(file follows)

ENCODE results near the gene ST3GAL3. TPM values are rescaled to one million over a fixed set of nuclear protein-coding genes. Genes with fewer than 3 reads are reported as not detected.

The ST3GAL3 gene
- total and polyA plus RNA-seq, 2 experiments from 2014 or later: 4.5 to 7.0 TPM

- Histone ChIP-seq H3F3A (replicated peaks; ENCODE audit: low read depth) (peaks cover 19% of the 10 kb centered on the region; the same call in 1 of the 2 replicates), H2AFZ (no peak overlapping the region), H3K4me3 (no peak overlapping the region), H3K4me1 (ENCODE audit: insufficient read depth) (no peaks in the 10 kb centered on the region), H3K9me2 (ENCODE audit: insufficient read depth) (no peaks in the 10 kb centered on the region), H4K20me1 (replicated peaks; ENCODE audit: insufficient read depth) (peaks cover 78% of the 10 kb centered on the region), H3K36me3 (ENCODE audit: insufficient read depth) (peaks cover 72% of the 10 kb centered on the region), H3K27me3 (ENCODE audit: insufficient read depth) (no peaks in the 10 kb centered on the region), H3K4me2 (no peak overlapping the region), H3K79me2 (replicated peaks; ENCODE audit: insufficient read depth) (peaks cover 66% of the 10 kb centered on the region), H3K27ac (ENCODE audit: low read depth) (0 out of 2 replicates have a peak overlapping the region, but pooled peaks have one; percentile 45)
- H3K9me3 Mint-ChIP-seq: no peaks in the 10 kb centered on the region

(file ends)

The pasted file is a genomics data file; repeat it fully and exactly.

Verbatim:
ENCODE results near the gene ST3GAL3. TPM values are rescaled to one million over a fixed set of nuclear protein-coding genes. Genes with fewer than 3 reads are reported as not detected.

The ST3GAL3 gene
- total and polyA plus RNA-seq, 2 experiments from 2014 or later: 4.5 to 7.0 TPM

- Histone ChIP-seq H3F3A (replicated peaks; ENCODE audit: low read depth) (peaks cover 19% of the 10 kb centered on the region; the same call in 1 of the 2 replicates), H2AFZ (no peak overlapping the region), H3K4me3 (no peak overlapping the region), H3K4me1 (ENCODE audit: insufficient read depth) (no peaks in the 10 kb centered on the region), H3K9me2 (ENCODE audit: insufficient read depth) (no peaks in the 10 kb centered on the region), H4K20me1 (replicated peaks; ENCODE audit: insufficient read depth) (peaks cover 78% of the 10 kb centered on the region), H3K36me3 (ENCODE audit: insufficient read depth) (peaks cover 72% of the 10 kb centered on the region), H3K27me3 (ENCODE audit: insufficient read depth) (no peaks in the 10 kb centered on the region), H3K4me2 (no peak overlapping the region), H3K79me2 (replicated peaks; ENCODE audit: insufficient read depth) (peaks cover 66% of the 10 kb centered on the region), H3K27ac (ENCODE audit: low read depth) (0 out of 2 replicates have a peak overlapping the region, but pooled peaks have one; percentile 45)
- H3K9me3 Mint-ChIP-seq: no peaks in the 10 kb centered on the region